Tornados and high winds swept across portions of Douglas, Jefferson and Shawnee counties overnight, causing damage in McLouth and Big Springs and leaving more than 1,000 Lawrence residents temporarily without power.
No one was injured at any of the reported locations, according to law enforcement agencies.
Pat Bartlett, assistant fire chief for Jefferson County Fire District No. 9, said he saw a tornado run through the streets of McLouth right at midnight while he was driving through town sounding his fire engine's sirens to warn people of severe weather.
According to Bartlett, the tornado dropped from the sky, hit some electrical lines and began to skip through the town, bouncing from structure to structure.
The tornado tore the steeple from the Nazarene Church in town, splitting it in two and leaving the pieces on either side of the church, Bartlett said. Local homes also were damaged, some extensively.
"It did a lot of damage just in our neighborhood," said Donna Garcia of McLouth. "Our neighbors across the street, it moved their garage off the foundation. It destroyed a lot of sheds and took a lot of swing sets and tossed them around."
AFTER HITTING the church, the twister bounced across the street, hit a house and continued across town, leaving a trail of destruction.
The tornado also uprooted trees, lifted roofs from homes, blew street signs out of town, blew windows out of buildings and knocked down power lines, Bartlett said. Local telephone service also was disrupted this morning.
Fire department officials estimate the damage at between $750,000 and $1 million.
Bartlett and Jim Edmonds, a fellow firefighter who was with him, said the tornado left them with a new respect for the severe weather systems.
When the tornado retreated into the sky several minutes after it touched down, law enforcement agencies set up a command post at a local school and began to assess damage.
"We're just trying to put everything back together today," Bartlett said.
McLouth apparently received the most damage during the night, according to reports.
A barn just north of Lecompton was damaged by another tornado that also reportedly touched down about midnight. An estimate of damage was not available. There were no other reports of damage in Douglas County, according to county officials.
A REPRESENTATIVE with the Douglas County Emergency Preparedness department said this morning that the severe storms began developing in the area about 10:30 p.m. Monday and got more intense until the reported sightings began about midnight.
There were reports of hail in Lawrence during the storm that dropped .30 of an inch of rain on the city. Precipitation reports from other areas included: .41 of an inch at Lecompton; .15 at Eudora; .35 at Clinton Lake; .87 at Perry Lake; and .92 at Oskaloosa.
Ron Crandall, a forecaster with the National Weather Service, said this morning that the service received about six reported tornado sightings in the state during the night.
Crandall said tornados were reported at 45th Street and Shawnee Heights road just east of Topeka; at 37th Street and Stanley Road near Big Springs; near Perry Dam; and at McLouth.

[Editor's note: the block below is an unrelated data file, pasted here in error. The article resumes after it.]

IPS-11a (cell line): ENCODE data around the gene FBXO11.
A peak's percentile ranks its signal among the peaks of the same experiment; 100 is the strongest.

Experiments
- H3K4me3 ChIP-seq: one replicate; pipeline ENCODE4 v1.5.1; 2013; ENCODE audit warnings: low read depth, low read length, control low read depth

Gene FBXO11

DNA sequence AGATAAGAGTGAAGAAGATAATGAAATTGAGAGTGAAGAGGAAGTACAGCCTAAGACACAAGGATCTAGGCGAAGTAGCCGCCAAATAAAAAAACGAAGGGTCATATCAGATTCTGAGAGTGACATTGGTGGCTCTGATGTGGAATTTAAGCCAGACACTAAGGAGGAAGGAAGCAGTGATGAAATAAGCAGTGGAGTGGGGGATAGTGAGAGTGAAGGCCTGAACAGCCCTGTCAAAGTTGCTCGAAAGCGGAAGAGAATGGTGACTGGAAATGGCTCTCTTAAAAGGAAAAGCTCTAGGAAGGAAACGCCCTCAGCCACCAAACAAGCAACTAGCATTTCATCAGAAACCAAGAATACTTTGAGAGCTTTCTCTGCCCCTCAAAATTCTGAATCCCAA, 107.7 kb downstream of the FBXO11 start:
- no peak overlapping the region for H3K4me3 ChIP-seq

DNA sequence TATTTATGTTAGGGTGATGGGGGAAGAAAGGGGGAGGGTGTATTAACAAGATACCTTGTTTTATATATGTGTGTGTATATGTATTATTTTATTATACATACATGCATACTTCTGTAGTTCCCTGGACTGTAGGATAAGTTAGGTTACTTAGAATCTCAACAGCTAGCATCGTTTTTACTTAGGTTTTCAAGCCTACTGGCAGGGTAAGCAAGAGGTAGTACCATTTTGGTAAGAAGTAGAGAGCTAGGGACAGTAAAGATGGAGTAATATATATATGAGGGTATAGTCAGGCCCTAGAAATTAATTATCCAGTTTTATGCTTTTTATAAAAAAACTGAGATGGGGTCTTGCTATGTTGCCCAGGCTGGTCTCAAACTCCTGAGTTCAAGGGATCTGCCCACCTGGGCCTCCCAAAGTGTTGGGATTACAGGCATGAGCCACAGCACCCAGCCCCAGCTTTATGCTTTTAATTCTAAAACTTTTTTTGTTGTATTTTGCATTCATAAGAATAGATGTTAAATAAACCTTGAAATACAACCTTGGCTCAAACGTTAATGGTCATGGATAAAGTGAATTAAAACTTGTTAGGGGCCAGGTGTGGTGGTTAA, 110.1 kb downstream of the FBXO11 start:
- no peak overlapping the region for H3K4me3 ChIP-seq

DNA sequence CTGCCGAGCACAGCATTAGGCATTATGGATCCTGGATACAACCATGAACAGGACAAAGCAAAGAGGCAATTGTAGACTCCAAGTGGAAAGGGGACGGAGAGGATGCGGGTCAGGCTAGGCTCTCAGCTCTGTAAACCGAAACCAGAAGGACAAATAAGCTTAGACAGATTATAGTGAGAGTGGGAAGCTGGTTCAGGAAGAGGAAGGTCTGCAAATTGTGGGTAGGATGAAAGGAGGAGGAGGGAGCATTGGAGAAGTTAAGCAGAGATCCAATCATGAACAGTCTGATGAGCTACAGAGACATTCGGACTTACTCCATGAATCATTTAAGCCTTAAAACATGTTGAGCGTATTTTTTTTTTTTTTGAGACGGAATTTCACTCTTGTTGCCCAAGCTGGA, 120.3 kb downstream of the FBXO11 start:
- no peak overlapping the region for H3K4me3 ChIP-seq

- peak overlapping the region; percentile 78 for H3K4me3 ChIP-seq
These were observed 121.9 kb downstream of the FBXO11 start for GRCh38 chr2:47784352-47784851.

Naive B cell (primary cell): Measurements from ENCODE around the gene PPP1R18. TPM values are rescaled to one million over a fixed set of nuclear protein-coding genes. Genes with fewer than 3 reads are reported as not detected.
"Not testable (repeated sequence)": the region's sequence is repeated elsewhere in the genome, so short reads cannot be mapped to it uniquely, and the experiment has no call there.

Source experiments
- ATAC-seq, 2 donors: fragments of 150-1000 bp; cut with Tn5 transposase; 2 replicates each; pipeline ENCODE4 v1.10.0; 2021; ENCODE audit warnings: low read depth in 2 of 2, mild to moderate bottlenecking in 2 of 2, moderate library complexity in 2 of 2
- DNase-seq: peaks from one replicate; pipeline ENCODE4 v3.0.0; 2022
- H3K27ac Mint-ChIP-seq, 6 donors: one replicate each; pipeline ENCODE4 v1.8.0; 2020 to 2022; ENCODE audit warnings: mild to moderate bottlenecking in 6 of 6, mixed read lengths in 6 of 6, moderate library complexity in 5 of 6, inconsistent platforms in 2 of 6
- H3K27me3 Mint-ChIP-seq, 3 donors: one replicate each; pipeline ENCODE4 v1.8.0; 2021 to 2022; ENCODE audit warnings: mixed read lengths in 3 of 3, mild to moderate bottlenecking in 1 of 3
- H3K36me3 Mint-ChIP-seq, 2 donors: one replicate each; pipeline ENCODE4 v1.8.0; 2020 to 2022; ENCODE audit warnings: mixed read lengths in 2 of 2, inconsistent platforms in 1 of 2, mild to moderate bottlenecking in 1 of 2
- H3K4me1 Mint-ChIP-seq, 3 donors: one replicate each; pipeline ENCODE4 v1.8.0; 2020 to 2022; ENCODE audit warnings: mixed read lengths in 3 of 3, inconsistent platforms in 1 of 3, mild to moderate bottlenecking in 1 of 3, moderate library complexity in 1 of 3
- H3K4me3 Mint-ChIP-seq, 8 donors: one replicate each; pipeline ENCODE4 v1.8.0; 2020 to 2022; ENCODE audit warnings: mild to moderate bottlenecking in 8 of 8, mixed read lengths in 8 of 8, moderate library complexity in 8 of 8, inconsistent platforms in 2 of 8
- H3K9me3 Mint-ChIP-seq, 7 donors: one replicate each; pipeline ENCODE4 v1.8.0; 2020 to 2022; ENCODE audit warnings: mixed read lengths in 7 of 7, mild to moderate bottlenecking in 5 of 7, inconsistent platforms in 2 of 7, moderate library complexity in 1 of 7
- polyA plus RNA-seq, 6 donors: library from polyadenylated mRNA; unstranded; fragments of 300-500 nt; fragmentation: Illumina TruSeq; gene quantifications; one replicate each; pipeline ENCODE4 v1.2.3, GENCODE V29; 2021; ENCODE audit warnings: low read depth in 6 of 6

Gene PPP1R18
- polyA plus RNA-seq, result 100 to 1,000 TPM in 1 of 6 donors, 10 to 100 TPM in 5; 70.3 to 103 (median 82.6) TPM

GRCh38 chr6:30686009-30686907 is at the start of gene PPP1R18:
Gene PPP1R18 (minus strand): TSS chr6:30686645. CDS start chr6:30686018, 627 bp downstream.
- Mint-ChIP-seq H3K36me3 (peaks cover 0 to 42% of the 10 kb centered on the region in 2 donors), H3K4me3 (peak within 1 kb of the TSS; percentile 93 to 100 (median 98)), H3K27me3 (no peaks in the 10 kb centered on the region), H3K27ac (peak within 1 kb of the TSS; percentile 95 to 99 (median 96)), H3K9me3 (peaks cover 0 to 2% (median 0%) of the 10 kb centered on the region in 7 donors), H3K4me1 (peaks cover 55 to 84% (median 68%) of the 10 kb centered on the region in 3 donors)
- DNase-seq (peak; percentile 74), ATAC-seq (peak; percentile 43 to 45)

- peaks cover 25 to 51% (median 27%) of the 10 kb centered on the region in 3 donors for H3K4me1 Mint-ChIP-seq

Reports were made by the general public and by law enforcement agencies, Crandall said.
Other reports during the night told of hail in Baldwin, Topeka and Overbrook, Crandall said. The hail ranged in size from pea-size to golfball-size, he said.
T.A. MINDRUP, district manager for KPL Gas Service, said this morning that lightning struck and damaged the insulation on a conductor at 21st Street and Ousdahl Road about 9 p.m. Monday, leaving 1,150 customers in that area without power for about two hours.
Four other short outages across town left nearly 100 customers without power and eight small power interruptions occurred throughout the county, affecting the service to one to five customers each, Mindrup said. All of the damage, which Mindrup called minor, was caused by lightning and not strong winds or tornados, he said.
Topeka also was hit by the tornados, which left at least 10 homes damaged, said Ken Burgett, director of Shawnee County emergency preparedness.
"There were at least two homes that were a total loss and a number with varying degrees of damage, such as roof damage and glass breakage," Burgett said. "We also had some power outages and a transformer exploded, which caused some power problems."
Most of the damaged homes were southeast of Topeka, Burgett said.
The storms continued in southwest Kansas this morning, and the weather service issued a tornado warning after law enforcement officials reported seeing a tornado 10 miles northwest of Jetmore about 8:45 a.m.
IN ADDITION, much of central and north-central Kansas was under a tornado watch this morning as showers and thunderstorms moved through the area. The storms contained heavy rain, small hail and dangerous lightning.
The strong winds and scattered thunderstorms were expected to continue in all but western Kansas today. Some severe thunderstorms were possible in eastern Kansas this afternoon.
Winds of 20 to 40 mph, with gusts of 45 to 50 mph, were possible in central and southwest parts of the state today. Highs were forecast from near 50 in the northwest to the mid-70s in the southeast.
Thunderstorms should continue in the east tonight with light rain or snow possible in the northwest. Lows were expected from low 30s in far west to near 50 in southeast.
Wednesday's forecast was for cloudy and cooler conditions and showers in the central and east sections. Highs should be in the mid-40s northwest and mid-60s southeast.
The extended forecast called for cool conditions with a chance of rain Thursday through Saturday. Highs should be in the 40s and 50s. Lows were expected to be in the upper 20s and 30s west and mid-30s and mid-40s east.
Highs Monday ranged from 80 at Coffeyville and Pittsburg to 67 at Goodland. Lows were from 66 at Wichita to 30 at Goodland.